UK international market research and data analytics firm YouGov has refused to state whether it “self-censored” a survey question proposed by an academic.
The City University of Hong Kong journalism school’s Associate Professor Tetsuro Kobayashi said on Twitter on Monday that the pollster refused to accept his proposed survey questions citing fears relating to the controversial national security law: “YouGov Hong Kong requested me to drop some survey items as they might violate the HK NSL,” he said. “According to the local team, the legal advice was made by local lawyers as well as YouGov’s legal sections in the APAC team in Singapore and the UK headquarter[s].”
There are no specific laws which forbid certain questions from being posed in a public survey. However, last month, police raided a local polling institution citing an apparent data breach.
Citizen News reported that, in June, Kobayashi was asked by YouGov to delete six questions – only two of which were about the new law. One question asked if participants agreed that the legislation was unnecessary as it damaged freedoms. Another question asked respondents if they agreed the law was necessary to ensure safety. Other questions related to the police and the Covid-19 outbreak. Dr Kobayashi did not respond to questions from HKFP.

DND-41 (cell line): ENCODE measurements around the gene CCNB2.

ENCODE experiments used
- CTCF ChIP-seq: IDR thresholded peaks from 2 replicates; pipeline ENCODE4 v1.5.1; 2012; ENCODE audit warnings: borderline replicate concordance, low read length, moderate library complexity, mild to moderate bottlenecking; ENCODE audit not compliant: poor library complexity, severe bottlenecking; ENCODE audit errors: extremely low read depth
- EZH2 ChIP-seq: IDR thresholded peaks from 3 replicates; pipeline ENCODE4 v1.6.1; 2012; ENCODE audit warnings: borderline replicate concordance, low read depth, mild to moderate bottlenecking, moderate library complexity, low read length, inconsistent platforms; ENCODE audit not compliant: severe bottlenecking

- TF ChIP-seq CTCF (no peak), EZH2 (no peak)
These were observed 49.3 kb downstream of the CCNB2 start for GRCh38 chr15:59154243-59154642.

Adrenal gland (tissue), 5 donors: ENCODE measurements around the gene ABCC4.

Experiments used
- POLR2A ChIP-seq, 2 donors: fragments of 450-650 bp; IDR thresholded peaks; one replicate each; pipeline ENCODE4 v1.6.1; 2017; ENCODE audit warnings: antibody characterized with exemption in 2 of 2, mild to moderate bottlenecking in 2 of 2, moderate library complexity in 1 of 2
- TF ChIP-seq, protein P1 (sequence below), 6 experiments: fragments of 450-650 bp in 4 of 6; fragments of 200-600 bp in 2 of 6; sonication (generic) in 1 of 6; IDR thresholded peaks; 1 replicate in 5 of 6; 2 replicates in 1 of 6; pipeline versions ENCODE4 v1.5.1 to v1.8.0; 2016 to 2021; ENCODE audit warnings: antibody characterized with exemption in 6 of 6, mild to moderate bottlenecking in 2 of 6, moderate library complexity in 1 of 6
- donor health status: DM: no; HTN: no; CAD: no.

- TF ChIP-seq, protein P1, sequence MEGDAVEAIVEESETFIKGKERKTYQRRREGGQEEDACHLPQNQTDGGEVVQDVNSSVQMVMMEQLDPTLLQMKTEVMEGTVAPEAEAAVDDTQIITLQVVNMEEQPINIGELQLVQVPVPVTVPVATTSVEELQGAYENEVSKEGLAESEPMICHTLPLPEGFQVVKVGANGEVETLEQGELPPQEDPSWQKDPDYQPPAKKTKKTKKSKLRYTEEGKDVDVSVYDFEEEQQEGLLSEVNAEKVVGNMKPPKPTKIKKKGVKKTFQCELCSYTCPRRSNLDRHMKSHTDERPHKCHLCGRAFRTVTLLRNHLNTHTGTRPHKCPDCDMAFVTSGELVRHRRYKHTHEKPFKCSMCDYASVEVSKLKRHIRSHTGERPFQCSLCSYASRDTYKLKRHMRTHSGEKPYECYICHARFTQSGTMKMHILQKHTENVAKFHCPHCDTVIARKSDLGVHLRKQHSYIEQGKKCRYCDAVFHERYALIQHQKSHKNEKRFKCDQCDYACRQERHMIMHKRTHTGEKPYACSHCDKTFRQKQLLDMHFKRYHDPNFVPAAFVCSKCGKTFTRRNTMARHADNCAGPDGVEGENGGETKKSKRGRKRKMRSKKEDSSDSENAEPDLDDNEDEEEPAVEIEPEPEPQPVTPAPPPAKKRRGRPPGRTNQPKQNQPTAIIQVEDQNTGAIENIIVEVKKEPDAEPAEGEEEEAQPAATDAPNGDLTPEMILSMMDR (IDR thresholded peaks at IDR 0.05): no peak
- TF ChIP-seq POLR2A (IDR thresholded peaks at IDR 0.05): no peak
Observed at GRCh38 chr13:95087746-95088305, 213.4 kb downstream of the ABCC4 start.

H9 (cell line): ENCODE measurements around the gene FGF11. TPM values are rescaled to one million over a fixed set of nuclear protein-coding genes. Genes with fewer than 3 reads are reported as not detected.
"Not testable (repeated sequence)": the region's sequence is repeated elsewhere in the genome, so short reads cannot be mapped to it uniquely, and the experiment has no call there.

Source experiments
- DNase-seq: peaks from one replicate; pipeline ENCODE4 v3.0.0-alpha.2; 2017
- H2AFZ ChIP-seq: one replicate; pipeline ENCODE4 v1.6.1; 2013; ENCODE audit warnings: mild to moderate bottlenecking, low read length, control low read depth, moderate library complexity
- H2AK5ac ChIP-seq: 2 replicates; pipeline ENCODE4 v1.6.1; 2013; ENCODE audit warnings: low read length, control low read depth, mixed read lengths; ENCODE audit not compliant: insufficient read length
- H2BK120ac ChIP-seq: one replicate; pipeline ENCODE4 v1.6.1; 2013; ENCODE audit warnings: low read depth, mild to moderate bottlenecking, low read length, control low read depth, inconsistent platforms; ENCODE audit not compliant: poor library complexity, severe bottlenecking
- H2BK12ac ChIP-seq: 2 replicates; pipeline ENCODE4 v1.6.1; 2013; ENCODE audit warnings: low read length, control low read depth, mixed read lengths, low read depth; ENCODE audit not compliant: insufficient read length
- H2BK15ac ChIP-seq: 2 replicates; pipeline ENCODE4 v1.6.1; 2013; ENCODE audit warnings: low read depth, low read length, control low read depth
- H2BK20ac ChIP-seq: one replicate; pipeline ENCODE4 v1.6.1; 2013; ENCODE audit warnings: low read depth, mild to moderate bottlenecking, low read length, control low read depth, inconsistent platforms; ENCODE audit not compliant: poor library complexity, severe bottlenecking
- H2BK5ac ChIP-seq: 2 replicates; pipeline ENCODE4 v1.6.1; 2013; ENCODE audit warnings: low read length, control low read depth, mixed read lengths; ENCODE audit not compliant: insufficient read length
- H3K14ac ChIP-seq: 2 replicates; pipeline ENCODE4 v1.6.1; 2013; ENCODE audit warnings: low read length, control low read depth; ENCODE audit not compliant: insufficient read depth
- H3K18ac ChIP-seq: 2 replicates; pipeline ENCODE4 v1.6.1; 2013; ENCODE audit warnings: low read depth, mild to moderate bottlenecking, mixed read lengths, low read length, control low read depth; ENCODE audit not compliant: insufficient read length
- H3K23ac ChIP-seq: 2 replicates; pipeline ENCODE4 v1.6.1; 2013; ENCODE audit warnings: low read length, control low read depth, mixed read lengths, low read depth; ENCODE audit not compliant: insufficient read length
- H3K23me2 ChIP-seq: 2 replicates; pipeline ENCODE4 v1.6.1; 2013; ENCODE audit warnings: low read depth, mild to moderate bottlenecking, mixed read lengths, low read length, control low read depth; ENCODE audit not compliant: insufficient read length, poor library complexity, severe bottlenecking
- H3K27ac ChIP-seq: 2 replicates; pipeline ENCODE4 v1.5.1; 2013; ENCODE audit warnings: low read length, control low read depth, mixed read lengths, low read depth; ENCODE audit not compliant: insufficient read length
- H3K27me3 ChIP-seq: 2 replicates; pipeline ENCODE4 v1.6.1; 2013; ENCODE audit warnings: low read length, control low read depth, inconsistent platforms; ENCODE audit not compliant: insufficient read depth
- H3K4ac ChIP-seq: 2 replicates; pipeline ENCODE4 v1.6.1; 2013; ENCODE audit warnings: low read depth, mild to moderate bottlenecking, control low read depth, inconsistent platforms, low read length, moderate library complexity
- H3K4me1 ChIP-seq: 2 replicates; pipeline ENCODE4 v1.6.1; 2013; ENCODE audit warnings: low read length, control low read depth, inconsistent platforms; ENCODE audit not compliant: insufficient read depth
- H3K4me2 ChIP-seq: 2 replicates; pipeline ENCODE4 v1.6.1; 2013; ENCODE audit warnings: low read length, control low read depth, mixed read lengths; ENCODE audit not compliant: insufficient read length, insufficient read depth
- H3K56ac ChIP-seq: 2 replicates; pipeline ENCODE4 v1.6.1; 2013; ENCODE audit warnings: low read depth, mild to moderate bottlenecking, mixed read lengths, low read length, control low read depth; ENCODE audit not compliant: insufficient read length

YouGov ‘wants to know what the world thinks’
When asked about the controversy, YouGov did not directly answer as to whether it had rejected any questions from Kobayashi. “YouGov wants to know what the world thinks. We are dedicated to pursuing this goal within the laws and regulations of the markets in which we operate,” Stephan Shakespeare, the firm’s CEO and co-founder, told HKFP.
YouGov refused to confirm or deny whether it had self-censored. When asked to clarify what law they were referring to, a spokesperson said they had “no further comments at this moment in time.”
Founded in 2000, the firm is listed on the London stock exchange and has interests in China.
In June 2020, Beijing inserted national security legislation directly into Hong Kong’s mini-constitution – bypassing the local legislature – following a year of pro-democracy protests and unrest. It criminalised subversion, secession, collusion with foreign forces and terrorist acts, which were broadly defined to include disruption to transport and other infrastructure. The move gave police sweeping new powers, alarming democrats, civil society groups and trade partners, as such laws have been used broadly to silence and punish dissidents in China. However, the authorities say it has restored stability and peace to the city.